It was Sunday, the second day of deer camp. My daughter and I sat quietly in the stand for the second morning in a row, eyes and ears straining for signs of life.
The previous morning was bright and still. Deer had come out of nowhere, it seemed, creeping right below our windows, close enough to see the steam from their nostrils. Close enough for them to hear us breathe.
Not the second day. A record number of deer spotted the first day had us on edge, expecting the same or better. They never showed, however. Not once before sunset.
But the sunrise was something special.
It started as a clean yellow light, squeezing between the prickly horizon and the leaden blanket overhead. Then a little pink mixed in and grew more brilliant. The clouds took a rich purple hue with rosy highlights. Everything intensified in a crescendo of color, creating a dramatic backdrop for cold, stiff oak branches.
Almost at once, it disappeared. The sky and clouds drained their color. The light show had come and gone in less than ten minutes. All that remained was the memory and a few inadequate photos.
I don’t know if my daughter had witnessed a sunrise that like that before. She expressed mild astonishment, which was good enough for me. Not wanting to let the splendor go unmarked, I said something like “I love watching the world wake up like this,” and continued to observe the morning’s other happenings.
Not long after, a single shot rang out from the direction my dad and son were sitting. It was soon confirmed Dad had gotten his deer.
I was glad my boy was present for that. He’d been with me the previous afternoon. There’s no telling how many times he said he wanted “to see some deer.” I tried to impress on him the unpredictability of such things, attempting to reframe his expectations. It seemed not to have any affect.
Though we did see one deer in the final minutes, he also wanted to be present for the taking of one. I was somewhat disappointed not to have delivered such a satisfying ending for him.
Maybe my expectations needed reframing, too.
News of one filled tag prompted me to begin spilling stories to my girl, which I’d been saving for just the right time. She seemed to eat them up. Fresh out of her hunter safety course, it was too late for her to participate in the hunt. But she was primed to see everything theoretical take shape in real life.
For my part, I was happy to have a captive audience for the stories I’d collected over almost 30 years of deer hunting. More than that, I was eager for the opportunity to translate my better tales into the knowledge and wisdom that will help her when she finally carries a gun and pulls the trigger. Hopefully some of it stuck.
Meanwhile, Papa had enlisted my son and niece in helping him gut and transport his deer. My niece sat with him opening morning, and would have had another turn if not for his sudden success. That’s probably okay, I thought, if she isn’t grossed out, this will be far more memorable than another couple hours in the stand.
Turns out I was right. Dad later told my brother and me how incredibly fascinated the kids were with the process. He said they looked, poked with sticks, and asked questions. Enthusiasm also apparently turned to hilarity for a moment, which, for the sake of all readers, I’ll simply describe as “hijinks.”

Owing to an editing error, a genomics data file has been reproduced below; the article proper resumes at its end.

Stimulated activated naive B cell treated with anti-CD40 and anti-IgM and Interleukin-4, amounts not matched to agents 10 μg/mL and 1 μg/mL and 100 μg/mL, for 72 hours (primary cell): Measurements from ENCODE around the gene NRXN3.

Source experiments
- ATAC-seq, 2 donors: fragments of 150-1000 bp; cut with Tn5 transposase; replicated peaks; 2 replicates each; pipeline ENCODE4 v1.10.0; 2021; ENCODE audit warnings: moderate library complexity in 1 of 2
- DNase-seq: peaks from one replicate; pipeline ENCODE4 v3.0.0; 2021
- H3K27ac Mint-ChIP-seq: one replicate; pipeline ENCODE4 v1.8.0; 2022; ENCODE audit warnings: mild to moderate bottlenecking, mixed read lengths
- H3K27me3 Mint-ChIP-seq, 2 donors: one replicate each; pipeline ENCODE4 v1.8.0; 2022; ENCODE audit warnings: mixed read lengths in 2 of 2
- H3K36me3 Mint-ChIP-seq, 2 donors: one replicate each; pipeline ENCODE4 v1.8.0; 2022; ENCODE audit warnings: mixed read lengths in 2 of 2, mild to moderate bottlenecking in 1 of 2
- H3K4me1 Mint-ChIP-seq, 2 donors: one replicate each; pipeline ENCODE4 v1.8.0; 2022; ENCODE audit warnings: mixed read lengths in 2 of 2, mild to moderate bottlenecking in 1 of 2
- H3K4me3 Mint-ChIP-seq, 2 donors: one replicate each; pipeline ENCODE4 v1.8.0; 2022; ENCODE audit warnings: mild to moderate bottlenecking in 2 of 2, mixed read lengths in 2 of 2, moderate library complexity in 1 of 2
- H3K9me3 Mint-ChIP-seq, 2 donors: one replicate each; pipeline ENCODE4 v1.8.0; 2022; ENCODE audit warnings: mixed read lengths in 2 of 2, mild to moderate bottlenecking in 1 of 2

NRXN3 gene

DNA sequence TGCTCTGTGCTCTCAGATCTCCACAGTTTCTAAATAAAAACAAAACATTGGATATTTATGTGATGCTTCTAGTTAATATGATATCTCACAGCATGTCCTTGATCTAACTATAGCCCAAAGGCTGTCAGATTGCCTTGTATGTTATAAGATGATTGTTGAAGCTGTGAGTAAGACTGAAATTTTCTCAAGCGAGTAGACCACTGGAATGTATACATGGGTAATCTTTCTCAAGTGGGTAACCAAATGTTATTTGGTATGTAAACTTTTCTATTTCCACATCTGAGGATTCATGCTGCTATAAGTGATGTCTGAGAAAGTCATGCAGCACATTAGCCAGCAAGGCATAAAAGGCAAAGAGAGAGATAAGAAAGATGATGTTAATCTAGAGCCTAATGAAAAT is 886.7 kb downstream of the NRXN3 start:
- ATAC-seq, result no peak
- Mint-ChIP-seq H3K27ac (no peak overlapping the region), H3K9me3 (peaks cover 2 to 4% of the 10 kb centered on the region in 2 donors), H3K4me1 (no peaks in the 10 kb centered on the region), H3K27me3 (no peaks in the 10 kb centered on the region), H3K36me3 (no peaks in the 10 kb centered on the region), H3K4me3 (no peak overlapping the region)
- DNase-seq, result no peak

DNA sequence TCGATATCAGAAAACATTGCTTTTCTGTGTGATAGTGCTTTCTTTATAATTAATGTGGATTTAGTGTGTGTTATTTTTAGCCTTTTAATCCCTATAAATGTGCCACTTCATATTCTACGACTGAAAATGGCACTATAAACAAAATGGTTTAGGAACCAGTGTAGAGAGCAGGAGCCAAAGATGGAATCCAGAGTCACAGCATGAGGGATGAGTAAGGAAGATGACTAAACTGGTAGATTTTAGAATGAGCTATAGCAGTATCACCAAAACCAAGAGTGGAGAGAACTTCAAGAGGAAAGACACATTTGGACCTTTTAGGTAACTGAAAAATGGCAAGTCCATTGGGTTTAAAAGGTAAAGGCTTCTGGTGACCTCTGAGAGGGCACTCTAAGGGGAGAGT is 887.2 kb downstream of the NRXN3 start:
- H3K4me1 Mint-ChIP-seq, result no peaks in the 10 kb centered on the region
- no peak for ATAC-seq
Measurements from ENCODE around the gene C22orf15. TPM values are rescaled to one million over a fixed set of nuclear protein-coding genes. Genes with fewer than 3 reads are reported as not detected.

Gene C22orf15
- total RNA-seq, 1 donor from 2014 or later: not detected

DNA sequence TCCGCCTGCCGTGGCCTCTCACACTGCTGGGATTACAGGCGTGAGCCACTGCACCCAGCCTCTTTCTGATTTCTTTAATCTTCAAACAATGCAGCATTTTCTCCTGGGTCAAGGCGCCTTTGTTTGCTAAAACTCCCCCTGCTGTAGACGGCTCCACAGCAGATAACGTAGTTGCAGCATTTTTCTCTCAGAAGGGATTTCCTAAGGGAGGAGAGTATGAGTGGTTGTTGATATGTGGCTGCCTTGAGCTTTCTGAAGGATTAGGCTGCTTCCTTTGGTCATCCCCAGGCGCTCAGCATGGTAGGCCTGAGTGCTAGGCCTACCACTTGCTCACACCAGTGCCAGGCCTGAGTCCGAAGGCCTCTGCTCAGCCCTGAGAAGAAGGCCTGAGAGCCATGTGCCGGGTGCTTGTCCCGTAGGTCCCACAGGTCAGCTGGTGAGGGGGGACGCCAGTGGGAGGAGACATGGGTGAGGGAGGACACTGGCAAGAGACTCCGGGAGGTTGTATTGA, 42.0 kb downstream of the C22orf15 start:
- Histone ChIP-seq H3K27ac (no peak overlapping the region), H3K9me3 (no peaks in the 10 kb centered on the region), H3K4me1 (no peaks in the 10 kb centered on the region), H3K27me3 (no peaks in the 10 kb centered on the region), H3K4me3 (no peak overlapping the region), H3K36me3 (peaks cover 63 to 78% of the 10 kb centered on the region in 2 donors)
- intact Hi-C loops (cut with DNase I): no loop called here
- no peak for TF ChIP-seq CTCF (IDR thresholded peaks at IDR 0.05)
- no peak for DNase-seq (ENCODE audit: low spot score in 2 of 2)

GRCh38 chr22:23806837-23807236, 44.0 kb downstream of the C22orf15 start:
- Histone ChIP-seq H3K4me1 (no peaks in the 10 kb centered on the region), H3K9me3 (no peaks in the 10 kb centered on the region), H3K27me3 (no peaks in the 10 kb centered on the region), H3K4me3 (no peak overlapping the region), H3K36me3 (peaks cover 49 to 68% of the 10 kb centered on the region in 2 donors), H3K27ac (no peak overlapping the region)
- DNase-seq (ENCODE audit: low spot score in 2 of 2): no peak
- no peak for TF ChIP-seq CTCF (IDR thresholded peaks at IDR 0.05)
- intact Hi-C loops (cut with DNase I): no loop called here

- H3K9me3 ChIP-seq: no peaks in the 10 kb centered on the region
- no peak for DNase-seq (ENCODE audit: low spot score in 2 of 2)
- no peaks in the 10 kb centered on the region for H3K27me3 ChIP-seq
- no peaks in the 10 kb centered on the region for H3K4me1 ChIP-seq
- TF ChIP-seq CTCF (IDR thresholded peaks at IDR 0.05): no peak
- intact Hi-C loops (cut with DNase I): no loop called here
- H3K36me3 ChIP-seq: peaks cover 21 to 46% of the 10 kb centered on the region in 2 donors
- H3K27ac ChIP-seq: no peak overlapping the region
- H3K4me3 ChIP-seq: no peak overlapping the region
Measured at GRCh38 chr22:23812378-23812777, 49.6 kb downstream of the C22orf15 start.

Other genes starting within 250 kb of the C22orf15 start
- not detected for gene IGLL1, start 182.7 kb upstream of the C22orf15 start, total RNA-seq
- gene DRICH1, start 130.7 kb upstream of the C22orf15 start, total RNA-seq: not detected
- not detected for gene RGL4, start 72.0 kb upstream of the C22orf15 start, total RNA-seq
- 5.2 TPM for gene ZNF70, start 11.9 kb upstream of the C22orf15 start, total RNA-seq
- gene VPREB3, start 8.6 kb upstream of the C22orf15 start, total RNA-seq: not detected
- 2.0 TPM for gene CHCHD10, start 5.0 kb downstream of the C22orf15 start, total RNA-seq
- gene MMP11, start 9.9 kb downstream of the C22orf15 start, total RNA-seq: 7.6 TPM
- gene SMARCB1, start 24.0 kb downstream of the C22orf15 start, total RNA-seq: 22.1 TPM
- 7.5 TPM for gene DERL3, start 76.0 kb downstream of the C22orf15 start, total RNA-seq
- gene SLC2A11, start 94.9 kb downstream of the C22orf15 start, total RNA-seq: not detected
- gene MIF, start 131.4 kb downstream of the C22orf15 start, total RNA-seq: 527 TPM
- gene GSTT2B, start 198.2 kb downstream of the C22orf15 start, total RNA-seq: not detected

My favorite 15-year-old and I continued to pass the time, whispering and making sandwiches and snacks disappear. She might have been bored, but if so she never let on. I love having time with her when we’re not rushed and she’s her relaxed self.
After a while, the walkie-talkies came out. This often happens in the middle of the day to pass the time. Whether it be jokes, trivia, or briefing each other on the morning’s observations, it can really help ease the tedium.
On this day, Dad came armed with jokes— lots of them. It wasn’t clear where they were coming from, but he kept slinging puns and one-liners for almost half an hour. We did our share of groaning and eye rolling on our end, but there were times when we could hardly breathe. It had been a while since we laughed like that.
It wasn’t much longer until she had to make the trip home and get ready for school the next day. She met her other cousin near my brother’s stand and they walked out together. I watched the whole way.
The thought of having the deer stand to myself seemed good in theory, but it didn’t feel that way when the time came. I missed having my kids with me. They’re growing so fast now, and every minute of one-on-one time is precious.
When I reflected on the day, little moments began popping out. A brilliant sunrise. A bevy of swans. Stories, questions, and answers. Jokes. Intergenerational bonding. New experiences.
The sting of wishing it all back.
I treasured all those moments and hoped the kids would, too. From the anticipation hanging overhead Friday night to the disappointment of having to leave Sunday afternoon, there were countless moments that had the potential to stick with them. Of course, it would be impossible to say which ones will.
I, too, have collected moments throughout the decades. The powerful sorting bin of time was responsible for a great many that slipped into obscurity, while others were etched firmly on the back walls of my mind.
They begin vivid and real, but that never lasts. Perhaps the colors fade a bit. We forget exactly what was said. The moments that persist diminish in detail, but the important parts remain: the smiles, the connections, the way we felt.
Moments become memories that shape our lives. The young carry those memories forward while the old clutch them in order to keep the past. Some are the means by which we keep the dearly departed alive and with us. Others become embedded in us so deeply they are indistinguishable from identity.
All that from a moment. Come and gone like a sunrise.